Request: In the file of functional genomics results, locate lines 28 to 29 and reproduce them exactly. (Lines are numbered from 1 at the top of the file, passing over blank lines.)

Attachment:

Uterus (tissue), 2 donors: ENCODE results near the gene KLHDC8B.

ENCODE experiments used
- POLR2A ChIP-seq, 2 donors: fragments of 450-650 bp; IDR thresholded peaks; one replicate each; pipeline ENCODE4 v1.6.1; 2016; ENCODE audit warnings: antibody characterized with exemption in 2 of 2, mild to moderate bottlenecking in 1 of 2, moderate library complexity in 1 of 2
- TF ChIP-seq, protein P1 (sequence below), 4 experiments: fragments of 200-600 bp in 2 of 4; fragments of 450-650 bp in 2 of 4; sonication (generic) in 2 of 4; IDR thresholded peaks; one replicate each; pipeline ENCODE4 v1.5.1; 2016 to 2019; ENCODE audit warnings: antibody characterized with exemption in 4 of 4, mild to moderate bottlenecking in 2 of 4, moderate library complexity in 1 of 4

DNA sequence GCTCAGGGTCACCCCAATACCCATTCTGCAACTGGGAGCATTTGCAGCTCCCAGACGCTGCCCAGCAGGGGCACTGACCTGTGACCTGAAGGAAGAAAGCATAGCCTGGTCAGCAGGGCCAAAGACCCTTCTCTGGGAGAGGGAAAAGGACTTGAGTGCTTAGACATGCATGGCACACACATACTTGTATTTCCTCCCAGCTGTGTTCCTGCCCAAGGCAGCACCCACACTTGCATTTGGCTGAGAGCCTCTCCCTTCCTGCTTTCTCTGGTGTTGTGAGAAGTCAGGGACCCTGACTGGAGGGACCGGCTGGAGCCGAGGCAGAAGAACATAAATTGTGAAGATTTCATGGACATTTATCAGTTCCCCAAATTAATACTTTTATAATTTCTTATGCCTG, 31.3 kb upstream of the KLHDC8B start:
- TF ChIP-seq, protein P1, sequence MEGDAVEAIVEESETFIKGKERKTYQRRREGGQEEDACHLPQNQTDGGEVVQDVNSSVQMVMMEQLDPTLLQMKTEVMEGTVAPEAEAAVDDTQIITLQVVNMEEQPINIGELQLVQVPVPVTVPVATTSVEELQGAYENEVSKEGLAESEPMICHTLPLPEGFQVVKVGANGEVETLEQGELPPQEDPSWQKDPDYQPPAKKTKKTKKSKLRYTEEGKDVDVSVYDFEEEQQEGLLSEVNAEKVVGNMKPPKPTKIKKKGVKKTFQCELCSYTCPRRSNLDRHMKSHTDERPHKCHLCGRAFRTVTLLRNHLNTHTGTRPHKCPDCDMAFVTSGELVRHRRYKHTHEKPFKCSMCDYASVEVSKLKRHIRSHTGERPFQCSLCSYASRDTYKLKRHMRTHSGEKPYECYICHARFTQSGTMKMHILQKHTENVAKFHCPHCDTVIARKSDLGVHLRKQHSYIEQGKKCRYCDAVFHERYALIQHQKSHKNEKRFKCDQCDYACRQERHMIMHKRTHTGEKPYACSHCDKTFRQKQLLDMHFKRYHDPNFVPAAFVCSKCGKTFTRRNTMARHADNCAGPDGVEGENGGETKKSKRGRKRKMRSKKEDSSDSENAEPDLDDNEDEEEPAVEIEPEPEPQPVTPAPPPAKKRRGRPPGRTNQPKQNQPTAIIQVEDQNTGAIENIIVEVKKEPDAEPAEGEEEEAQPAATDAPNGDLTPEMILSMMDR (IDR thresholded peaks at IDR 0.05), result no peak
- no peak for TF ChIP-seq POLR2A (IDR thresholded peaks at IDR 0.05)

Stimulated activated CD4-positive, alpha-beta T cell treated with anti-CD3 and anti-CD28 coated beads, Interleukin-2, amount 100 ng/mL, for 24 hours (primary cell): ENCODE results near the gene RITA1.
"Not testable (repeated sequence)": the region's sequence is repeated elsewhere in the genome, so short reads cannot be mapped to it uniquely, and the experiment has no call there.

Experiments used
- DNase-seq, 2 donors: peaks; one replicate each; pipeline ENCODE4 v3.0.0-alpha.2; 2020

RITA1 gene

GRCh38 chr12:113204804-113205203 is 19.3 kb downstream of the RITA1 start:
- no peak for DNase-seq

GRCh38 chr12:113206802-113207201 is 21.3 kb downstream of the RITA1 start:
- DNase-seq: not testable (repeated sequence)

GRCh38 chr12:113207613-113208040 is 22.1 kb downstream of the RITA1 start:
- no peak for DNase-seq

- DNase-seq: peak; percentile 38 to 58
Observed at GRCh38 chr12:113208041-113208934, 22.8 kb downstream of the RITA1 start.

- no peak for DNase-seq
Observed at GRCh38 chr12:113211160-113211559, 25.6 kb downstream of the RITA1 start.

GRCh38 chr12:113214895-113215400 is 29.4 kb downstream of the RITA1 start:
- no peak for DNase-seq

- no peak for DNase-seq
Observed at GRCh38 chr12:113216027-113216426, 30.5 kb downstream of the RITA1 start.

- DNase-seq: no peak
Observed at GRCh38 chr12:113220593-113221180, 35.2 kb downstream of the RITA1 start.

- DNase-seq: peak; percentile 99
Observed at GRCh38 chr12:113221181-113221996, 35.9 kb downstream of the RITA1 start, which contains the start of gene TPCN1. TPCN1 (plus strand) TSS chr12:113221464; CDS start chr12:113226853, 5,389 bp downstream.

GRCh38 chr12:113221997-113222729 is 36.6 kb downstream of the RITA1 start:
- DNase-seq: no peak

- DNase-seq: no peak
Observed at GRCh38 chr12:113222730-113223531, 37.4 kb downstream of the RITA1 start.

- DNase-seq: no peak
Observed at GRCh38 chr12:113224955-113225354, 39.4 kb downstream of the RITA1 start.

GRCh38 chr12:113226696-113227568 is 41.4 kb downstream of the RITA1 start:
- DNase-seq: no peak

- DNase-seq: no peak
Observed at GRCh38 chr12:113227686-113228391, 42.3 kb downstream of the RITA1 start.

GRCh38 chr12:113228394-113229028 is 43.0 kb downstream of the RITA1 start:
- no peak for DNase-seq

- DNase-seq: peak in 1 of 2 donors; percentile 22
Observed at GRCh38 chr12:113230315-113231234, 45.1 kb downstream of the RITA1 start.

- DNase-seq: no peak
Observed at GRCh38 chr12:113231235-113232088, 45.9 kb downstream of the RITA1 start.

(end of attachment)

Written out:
Observed at GRCh38 chr12:113220593-113221180, 35.2 kb downstream of the RITA1 start.

- DNase-seq: peak; percentile 99